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Bitfinex’s LEO flatters to deceive; only 17 active addresses for $990 million market cap

Biraajmaan Tamuly

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Source: Pixabay

UNUS SED LEO token is currently adding to the pile of misery faced by iFinex.

iFinex, the parent company behind stablecoin Tether and Bitfinex, has been the topic of discussion for all the wrong reasons in 2019. After being subject to an investigation alleging fraud, iFinex reportedly lost over $850 million to Crypto Capital, with the firm reported to have taken an estimated $700 million loan from Tether reserves behind closed doors to recoup its losses.

In order to solve the issue of capital, iFinex issued the stablecoin LEO, supported by Bitfinex. However, according to statistics, the issuance has ended up compounding its headaches.

After a rapid start following the launch in June, UNUS SED LEO quickly raised a market cap of over $1 billion and enter the bracket of the top 15 crypto-assets in the industry. However, according to a recent report by Coin Metrics, the usage of LEO has hit a massive roadblock.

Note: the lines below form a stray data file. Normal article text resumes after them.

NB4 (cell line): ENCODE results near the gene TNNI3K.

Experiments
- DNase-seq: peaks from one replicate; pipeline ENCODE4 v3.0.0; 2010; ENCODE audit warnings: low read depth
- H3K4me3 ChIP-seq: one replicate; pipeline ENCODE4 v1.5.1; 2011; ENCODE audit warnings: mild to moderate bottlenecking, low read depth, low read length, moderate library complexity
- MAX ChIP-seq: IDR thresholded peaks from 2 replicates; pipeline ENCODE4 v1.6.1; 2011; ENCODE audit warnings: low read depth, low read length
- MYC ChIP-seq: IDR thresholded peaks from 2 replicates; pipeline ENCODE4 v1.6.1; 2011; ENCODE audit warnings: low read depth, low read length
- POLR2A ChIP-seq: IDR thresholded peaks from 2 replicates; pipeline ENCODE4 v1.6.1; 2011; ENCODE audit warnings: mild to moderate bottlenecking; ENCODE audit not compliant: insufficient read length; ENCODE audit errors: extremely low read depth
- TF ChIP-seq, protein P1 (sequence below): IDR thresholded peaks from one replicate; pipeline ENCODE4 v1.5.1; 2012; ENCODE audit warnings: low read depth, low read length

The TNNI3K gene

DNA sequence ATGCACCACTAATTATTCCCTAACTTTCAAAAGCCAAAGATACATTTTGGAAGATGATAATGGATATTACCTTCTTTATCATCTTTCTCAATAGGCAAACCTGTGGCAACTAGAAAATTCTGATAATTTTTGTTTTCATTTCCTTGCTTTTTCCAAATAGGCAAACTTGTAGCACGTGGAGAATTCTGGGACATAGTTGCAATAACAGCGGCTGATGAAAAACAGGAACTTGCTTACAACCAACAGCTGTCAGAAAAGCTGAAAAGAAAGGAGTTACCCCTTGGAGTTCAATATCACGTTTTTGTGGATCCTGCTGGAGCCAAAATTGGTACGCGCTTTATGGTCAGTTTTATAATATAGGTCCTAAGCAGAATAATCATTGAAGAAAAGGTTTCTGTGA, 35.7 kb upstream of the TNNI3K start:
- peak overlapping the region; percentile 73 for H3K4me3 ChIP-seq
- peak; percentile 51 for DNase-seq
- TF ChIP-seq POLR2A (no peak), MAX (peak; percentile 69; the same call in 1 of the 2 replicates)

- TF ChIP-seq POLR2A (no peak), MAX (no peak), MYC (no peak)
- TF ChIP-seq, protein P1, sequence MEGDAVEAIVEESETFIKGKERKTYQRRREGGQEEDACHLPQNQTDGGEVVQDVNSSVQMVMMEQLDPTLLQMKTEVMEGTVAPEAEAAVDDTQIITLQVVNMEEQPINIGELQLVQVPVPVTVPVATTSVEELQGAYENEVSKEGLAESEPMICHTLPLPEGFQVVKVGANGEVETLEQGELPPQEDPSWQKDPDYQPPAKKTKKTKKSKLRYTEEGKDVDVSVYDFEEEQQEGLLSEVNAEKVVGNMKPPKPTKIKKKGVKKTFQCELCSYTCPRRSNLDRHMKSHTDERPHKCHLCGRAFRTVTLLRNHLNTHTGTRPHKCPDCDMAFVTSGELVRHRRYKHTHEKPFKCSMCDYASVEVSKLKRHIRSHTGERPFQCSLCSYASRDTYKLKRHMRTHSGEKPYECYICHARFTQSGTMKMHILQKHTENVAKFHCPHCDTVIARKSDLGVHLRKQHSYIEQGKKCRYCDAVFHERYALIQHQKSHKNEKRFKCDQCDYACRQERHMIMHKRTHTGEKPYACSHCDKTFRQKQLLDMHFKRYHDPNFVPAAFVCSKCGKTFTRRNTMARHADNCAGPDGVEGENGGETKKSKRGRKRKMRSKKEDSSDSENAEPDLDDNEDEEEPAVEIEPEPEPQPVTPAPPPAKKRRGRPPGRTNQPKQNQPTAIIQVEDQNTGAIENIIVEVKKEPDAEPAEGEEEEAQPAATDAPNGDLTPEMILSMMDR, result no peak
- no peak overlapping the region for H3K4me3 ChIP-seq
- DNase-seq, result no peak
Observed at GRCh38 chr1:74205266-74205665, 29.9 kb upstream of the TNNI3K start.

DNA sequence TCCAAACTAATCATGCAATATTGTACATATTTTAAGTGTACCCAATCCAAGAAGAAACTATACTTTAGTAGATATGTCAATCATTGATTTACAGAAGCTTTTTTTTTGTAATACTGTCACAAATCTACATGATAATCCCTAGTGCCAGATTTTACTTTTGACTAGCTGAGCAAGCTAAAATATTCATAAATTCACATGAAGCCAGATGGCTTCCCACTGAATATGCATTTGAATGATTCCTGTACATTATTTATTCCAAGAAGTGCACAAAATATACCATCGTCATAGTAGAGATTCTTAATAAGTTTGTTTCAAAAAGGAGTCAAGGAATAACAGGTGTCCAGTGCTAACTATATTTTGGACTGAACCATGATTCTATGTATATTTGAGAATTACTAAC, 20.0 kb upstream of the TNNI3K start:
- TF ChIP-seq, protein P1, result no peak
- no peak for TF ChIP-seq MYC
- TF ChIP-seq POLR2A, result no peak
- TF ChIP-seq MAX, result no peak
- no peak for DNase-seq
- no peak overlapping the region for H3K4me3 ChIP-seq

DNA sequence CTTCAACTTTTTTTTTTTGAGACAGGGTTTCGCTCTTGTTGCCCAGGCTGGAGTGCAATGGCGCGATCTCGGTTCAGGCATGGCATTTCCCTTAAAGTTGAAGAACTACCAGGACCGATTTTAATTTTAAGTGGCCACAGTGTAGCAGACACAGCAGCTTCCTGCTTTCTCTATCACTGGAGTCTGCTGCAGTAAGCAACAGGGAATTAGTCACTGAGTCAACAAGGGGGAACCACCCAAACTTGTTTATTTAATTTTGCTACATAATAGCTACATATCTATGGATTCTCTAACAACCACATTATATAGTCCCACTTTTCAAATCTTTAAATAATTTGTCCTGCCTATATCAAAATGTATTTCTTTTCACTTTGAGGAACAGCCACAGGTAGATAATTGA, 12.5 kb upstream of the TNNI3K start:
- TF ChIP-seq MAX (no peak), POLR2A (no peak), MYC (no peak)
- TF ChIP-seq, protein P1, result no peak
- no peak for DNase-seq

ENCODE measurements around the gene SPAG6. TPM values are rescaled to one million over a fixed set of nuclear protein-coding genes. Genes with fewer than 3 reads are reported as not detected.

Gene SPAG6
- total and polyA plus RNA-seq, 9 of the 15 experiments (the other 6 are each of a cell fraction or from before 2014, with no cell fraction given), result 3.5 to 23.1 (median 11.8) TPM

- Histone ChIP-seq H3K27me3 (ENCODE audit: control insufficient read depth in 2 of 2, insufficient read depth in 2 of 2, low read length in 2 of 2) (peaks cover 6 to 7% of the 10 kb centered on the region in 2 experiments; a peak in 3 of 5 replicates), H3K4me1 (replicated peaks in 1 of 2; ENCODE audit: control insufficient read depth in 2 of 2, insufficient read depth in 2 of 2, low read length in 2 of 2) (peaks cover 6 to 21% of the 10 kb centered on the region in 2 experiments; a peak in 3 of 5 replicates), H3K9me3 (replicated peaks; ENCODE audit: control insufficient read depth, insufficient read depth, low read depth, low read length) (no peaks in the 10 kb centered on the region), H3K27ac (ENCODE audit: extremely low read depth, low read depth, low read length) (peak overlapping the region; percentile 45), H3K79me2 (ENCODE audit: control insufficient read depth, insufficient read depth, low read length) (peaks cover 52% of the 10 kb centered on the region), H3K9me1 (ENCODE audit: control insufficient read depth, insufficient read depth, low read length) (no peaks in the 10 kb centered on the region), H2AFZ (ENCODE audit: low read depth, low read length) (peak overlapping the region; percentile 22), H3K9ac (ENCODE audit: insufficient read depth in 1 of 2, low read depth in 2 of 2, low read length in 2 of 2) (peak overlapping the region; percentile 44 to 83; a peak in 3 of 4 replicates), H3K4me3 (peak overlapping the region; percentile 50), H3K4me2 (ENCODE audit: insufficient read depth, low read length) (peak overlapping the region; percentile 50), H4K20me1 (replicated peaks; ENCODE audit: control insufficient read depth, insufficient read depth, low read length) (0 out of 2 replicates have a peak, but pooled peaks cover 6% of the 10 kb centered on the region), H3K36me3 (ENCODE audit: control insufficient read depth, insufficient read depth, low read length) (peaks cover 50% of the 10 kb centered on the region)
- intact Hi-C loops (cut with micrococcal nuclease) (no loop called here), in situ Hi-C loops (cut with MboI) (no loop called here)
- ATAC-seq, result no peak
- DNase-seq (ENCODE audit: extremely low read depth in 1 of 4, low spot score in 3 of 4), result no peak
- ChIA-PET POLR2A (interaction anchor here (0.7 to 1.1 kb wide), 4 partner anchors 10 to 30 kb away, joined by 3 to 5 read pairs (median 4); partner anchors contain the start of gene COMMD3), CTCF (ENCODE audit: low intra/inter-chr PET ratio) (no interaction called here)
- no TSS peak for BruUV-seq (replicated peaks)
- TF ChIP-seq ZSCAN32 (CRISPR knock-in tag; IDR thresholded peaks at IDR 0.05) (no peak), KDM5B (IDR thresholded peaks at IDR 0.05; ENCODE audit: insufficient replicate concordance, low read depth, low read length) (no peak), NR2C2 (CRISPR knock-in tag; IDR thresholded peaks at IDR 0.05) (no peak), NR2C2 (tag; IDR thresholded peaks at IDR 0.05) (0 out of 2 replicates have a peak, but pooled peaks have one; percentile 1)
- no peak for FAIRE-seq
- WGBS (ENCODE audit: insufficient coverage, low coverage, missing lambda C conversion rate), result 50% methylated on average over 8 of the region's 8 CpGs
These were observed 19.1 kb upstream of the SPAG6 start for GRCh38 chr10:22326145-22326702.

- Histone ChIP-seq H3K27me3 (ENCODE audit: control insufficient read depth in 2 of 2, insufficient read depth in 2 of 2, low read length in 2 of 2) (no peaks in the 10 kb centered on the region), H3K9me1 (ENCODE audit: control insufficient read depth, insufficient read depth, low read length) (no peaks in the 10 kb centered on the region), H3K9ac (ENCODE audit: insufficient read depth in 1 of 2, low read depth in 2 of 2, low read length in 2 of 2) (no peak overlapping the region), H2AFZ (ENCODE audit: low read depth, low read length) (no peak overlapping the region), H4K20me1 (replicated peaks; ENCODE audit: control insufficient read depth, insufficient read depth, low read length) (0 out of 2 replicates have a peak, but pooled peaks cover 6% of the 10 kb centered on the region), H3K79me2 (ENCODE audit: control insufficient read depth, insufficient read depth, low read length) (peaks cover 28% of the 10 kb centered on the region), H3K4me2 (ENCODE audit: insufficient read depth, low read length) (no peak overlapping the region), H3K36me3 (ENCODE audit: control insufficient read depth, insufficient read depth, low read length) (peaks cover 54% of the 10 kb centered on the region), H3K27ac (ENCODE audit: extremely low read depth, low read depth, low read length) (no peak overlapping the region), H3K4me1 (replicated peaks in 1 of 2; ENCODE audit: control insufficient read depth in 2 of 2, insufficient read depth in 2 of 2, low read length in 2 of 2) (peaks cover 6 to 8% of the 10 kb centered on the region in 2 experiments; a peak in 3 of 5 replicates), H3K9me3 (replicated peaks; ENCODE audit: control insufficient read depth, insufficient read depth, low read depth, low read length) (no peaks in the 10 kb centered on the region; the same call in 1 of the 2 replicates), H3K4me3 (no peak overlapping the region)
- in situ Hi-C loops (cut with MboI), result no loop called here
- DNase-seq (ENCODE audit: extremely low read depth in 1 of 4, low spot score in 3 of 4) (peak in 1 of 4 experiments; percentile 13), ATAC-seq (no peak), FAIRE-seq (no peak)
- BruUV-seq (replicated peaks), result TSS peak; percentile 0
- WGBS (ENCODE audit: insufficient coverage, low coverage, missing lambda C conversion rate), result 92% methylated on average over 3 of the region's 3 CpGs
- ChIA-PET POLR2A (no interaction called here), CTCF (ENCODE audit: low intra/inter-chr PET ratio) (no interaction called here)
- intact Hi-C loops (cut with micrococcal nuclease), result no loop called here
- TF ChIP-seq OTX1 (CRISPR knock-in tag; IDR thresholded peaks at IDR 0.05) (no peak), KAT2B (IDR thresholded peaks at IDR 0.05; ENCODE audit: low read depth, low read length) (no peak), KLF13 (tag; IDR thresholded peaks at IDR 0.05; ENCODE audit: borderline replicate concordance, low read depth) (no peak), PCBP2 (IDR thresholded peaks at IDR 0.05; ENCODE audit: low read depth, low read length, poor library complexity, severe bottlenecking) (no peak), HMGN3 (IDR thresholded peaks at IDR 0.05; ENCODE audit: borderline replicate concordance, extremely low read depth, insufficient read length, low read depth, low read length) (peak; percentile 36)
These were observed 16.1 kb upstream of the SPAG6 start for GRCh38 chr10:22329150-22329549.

Source: CoinMetrics

Source: CoinMetrics

According to the graphs, addresses holding LEO tokens crossed the 1500 mark within the first 30 days. However, the figure hasn’t crossed 2000 addresses over the past 4 months. At press time, only 500 addresses held around $1000 worth of LEO, whereas 1,182 addresses had at least $100. Addresses which held over $10,000 worth of LEO tokens were estimated to be in the 100-200 range.

Source: CoinMetrics

LEO’s active addresses did not register any positive signs either. After surging to around 300 active addresses in the month of June, a stark decline can be observed and the active addresses were under 100 over the next 30 days. At press time, LEO tokens recorded only 17 active addresses, a figure which is extremely low for an asset with a market cap of $990 million.

The launch of LEO did not really help iFinex solve its problems with the government either, with it being recently reported that the firm had filed a discovery application at a District Court in Southern California to recoup its lost $850 million funds from Crypto Capital.

Biraajmaan is a full-time journalist at AMBCrypto covering the US market. A graduate in Automobile engineering, he writes mainly about regulations and its impact with a focus on technological advancements in the crypto space.